Oleh : Ariff Azami bin Hussein
A court battle is more like a tactical battle rather than a confrontational one. As an illustration or point of reference; it is more like a Championship Manager or Command & Conquer type of games, as compared to arcade style game such as Streetfighter and FIFA football series. It is more evident in a criminal trial where a mixture of skills are required. Compare and contrast it with a civil trial where almost all action are pre-documented and prepared before hand. As a result, a civillian (civil lawyer) may become a very meticulous, systematic and excellent in research; but on the other hand may curtail his progress in the advocacy part (let's face it I'm a criminalist, I'm definitely bias).
Having said that, actually we from the "crime world" can learn a thing or two from the "civillians". For instance, can we just simply prepare our case before we step into the battlefield like what civil lawyers do? Gone are the days where criminal law practitioners can go "melenggang" to court (except maybe Magistrate's or Penghulu's court). Even without thick documents involved, that doesn't mean we needn't at least read or find some references, authorities or maybe outline a skeleton submission before a trial begins (yes, I was taught by a learned DPP to prepare submission even before the trial starts).
Meaning to say, in a criminal trial, it demands a lawyer to know when to be offensive, when to opt for a defensive mode and when (pula) to simply apply counter attacking mode or even play safe mode (dok diam2 saja). You can't be confrontational all the time towards all witnesses, as there may come time when you will face a very stubborn and unshaken witness. Maybe you can try the persuasive or "kipas" approach to "bodek" the witness until he agrees with all your suggestions later.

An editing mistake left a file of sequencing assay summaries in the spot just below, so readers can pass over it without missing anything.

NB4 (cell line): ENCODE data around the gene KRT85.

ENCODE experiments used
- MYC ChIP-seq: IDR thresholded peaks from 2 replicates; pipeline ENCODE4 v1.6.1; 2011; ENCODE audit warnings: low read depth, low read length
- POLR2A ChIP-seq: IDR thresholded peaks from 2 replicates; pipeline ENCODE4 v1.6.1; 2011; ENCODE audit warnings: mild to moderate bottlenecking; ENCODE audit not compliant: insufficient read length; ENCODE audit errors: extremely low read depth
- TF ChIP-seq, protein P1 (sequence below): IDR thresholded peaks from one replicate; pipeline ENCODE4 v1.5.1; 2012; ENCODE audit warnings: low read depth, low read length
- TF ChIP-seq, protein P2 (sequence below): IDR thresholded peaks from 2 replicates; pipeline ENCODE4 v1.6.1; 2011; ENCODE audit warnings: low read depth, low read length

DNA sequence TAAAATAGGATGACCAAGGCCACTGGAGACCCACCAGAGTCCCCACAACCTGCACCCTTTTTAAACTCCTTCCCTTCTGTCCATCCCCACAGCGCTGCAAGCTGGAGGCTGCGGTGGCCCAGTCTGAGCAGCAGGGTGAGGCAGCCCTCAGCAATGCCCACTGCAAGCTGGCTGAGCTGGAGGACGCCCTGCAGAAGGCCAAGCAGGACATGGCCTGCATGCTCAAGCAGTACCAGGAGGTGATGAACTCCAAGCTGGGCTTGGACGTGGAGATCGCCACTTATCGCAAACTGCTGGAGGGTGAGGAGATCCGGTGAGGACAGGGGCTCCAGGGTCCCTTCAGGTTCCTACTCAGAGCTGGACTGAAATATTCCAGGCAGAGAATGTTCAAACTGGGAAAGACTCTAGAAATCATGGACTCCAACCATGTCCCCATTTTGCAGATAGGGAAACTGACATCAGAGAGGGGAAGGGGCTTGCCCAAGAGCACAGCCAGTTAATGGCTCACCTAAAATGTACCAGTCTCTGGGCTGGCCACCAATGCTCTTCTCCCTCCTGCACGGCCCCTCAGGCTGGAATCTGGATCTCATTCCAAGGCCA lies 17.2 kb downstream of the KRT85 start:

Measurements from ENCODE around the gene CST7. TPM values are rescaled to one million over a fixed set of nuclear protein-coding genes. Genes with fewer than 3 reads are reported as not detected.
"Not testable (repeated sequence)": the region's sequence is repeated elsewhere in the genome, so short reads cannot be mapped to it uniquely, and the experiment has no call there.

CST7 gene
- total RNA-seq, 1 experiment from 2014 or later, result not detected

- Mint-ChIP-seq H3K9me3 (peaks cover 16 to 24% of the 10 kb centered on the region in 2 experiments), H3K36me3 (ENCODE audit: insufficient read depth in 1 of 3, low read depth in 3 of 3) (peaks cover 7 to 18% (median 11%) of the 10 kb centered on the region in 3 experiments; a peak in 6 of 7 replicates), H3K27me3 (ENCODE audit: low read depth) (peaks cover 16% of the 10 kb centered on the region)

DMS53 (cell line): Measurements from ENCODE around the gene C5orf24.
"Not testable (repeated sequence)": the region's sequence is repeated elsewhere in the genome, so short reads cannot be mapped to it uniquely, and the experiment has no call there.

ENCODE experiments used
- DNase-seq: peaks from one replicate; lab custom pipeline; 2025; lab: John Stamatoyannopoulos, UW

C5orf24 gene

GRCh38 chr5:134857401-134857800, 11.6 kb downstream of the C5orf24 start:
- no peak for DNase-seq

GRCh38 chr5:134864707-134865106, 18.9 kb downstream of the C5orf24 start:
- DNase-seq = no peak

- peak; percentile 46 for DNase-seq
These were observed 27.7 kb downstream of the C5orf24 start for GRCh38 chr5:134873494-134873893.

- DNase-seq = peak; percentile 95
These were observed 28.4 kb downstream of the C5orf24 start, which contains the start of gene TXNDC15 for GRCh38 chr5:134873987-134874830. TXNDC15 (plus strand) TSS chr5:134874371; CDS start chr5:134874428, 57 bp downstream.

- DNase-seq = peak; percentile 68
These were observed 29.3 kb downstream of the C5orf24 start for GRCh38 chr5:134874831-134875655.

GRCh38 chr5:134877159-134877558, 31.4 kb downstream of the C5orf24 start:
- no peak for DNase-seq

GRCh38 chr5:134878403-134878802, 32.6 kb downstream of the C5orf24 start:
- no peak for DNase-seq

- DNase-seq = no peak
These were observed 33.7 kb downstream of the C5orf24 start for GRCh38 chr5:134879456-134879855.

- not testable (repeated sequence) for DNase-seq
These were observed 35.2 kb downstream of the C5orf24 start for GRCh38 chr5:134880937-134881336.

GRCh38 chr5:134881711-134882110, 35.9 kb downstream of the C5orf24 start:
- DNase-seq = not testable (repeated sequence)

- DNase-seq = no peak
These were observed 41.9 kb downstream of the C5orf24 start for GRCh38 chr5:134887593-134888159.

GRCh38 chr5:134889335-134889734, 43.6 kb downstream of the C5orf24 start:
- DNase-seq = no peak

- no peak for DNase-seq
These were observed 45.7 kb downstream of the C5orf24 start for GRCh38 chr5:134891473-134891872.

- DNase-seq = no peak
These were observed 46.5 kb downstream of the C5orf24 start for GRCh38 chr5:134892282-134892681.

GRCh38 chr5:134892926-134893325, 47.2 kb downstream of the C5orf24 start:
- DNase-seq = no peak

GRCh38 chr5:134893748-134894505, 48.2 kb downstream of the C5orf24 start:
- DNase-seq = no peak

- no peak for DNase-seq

The same goes to the approach that is applicable towards the bench. As we have already heard and being lectured thousand times before; we have to know the judge. Strategically speaking, when we appear in court with added knowledge of what are the likes and dislikes of the judge; we have an upper-hand already. The worst thing that could still happen will be most definitely beyond our control or experience, as we have diligently try to follow or comply with the likes and avoid or resist the dislikes.
It is when sometimes to be patient is better than to explode, and maybe being defensive (as is silent is golden rule) is far being a better option rather than to object everything under the sun (while actually exposing own weaknesses and giving enough clues for experienced opponents to rectify their problems). As in Malay saying; "ular menyusur akar takkan hilang bisanya" or "berundur tidak bererti mengalah" or you know lah what I mean.
I observe many criminal law practitioners are inclining toward quantity rather than quality. Maybe they are under misconception that the more they ask (or talk) in court, they are perceived as working extra hard (buat kerja) for their clients. Can't blame them totally though as some clients do ask why we talked less or didn't object in court. Be as it may, we should be conducting our own strategy in facing the court battle, and not just based on client's instruction per se. We are the general and not the gurkha OK. That's why more often than not, some lawyers are actually doing a examination in chief part 2 in their cross-examination, thus strengthening the prosecution's case.
In a nutshell, just like any other battle, court battle is something worth preparing for and certainly worth to be involved in it, provided that you have sufficiently prepared your arms and ammunition for the battle. Wassalam.
(Ehsan dari blog www.loyarberjurus.blogspot.com)